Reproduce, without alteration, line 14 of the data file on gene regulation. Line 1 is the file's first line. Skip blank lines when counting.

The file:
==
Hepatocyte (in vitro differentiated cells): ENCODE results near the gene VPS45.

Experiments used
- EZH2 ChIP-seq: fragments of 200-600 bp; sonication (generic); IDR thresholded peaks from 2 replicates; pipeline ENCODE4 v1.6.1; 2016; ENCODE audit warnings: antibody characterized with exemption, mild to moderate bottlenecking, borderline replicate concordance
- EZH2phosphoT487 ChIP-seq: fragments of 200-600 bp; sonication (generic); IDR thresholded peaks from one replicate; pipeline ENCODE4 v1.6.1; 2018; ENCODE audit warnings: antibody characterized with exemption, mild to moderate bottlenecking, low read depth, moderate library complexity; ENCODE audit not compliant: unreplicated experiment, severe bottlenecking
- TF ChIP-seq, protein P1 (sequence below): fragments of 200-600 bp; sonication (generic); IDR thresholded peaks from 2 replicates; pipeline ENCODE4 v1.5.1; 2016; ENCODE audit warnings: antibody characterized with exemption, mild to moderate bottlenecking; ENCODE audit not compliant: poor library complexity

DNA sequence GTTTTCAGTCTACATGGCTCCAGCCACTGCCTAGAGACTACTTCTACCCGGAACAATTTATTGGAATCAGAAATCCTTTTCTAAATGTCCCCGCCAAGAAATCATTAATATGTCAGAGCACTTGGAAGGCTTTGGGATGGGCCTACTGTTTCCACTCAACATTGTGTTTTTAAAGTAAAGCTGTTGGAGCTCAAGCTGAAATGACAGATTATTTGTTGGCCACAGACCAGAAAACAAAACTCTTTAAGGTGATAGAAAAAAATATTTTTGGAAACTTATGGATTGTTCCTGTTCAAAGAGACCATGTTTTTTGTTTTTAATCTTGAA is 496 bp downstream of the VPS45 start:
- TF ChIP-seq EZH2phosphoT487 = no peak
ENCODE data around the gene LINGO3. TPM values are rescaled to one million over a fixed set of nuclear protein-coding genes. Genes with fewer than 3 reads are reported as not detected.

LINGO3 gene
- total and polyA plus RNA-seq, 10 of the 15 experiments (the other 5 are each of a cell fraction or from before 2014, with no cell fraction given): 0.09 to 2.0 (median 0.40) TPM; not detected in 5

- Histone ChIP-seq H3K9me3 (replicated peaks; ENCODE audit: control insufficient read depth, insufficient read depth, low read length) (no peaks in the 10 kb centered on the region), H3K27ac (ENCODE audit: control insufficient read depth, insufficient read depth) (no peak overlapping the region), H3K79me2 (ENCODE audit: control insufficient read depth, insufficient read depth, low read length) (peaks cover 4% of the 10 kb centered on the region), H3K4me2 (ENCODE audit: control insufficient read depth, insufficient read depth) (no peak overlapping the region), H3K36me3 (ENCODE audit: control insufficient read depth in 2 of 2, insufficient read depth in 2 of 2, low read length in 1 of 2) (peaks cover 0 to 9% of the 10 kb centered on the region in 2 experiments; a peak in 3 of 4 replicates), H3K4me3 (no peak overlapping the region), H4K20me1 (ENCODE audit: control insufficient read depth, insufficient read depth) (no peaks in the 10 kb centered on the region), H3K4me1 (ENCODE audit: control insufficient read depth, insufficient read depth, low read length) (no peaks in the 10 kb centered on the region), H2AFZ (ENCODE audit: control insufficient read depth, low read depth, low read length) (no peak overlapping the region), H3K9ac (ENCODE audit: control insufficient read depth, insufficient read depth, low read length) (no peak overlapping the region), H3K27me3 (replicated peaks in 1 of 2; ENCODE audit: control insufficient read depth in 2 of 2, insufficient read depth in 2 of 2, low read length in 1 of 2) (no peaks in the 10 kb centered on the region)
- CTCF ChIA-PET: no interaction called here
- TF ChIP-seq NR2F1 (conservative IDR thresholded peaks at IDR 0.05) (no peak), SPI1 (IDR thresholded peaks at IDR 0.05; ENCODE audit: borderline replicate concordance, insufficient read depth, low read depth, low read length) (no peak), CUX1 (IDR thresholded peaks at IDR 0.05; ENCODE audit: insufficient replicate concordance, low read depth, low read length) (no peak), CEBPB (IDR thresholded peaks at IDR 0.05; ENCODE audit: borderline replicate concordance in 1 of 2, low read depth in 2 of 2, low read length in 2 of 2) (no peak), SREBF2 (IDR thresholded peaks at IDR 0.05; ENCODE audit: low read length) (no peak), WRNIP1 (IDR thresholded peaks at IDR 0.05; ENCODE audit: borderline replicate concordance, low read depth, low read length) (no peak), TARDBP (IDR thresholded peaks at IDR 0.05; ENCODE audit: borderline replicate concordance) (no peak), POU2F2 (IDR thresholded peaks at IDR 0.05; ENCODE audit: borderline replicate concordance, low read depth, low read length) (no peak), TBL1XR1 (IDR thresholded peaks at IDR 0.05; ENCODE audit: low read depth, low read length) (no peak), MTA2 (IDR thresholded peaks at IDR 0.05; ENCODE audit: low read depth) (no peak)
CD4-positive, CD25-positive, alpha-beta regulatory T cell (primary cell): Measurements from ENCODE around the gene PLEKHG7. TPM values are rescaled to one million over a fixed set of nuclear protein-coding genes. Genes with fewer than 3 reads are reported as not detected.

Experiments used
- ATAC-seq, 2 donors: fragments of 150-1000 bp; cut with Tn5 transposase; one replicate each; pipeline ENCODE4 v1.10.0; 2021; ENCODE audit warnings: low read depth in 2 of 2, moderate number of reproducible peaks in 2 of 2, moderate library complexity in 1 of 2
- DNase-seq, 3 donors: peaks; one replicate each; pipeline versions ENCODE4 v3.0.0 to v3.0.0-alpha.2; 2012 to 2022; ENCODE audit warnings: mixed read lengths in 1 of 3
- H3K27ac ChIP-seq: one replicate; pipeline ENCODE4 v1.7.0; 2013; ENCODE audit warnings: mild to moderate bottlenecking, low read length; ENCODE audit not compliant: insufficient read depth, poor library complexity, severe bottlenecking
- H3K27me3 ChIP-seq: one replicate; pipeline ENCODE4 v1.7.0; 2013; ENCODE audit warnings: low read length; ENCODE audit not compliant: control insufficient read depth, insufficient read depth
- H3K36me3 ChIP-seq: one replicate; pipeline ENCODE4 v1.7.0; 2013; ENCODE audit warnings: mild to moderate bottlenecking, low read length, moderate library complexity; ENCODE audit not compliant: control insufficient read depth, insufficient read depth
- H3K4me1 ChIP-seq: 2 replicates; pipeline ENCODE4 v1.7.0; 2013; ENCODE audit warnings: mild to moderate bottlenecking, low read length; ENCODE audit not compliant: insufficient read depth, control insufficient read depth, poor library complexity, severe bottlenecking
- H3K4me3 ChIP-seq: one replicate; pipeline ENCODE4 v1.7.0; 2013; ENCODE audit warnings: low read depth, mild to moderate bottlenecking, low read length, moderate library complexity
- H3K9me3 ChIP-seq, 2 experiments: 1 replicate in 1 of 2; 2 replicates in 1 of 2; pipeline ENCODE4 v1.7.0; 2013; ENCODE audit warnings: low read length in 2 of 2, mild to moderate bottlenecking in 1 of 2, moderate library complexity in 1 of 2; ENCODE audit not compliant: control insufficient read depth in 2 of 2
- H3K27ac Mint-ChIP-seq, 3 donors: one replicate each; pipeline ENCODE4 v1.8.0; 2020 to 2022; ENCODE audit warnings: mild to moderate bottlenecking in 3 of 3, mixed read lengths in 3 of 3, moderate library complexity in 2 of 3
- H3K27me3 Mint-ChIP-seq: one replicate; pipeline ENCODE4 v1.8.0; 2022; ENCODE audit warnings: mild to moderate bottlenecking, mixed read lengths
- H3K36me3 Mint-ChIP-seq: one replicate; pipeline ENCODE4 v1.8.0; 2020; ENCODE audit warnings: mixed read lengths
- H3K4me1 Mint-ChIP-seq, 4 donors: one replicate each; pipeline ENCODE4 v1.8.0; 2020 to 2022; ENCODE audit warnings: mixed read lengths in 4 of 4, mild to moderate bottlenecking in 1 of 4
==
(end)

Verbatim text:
CD4-positive, CD25-positive, alpha-beta regulatory T cell (primary cell): Measurements from ENCODE around the gene PLEKHG7. TPM values are rescaled to one million over a fixed set of nuclear protein-coding genes. Genes with fewer than 3 reads are reported as not detected.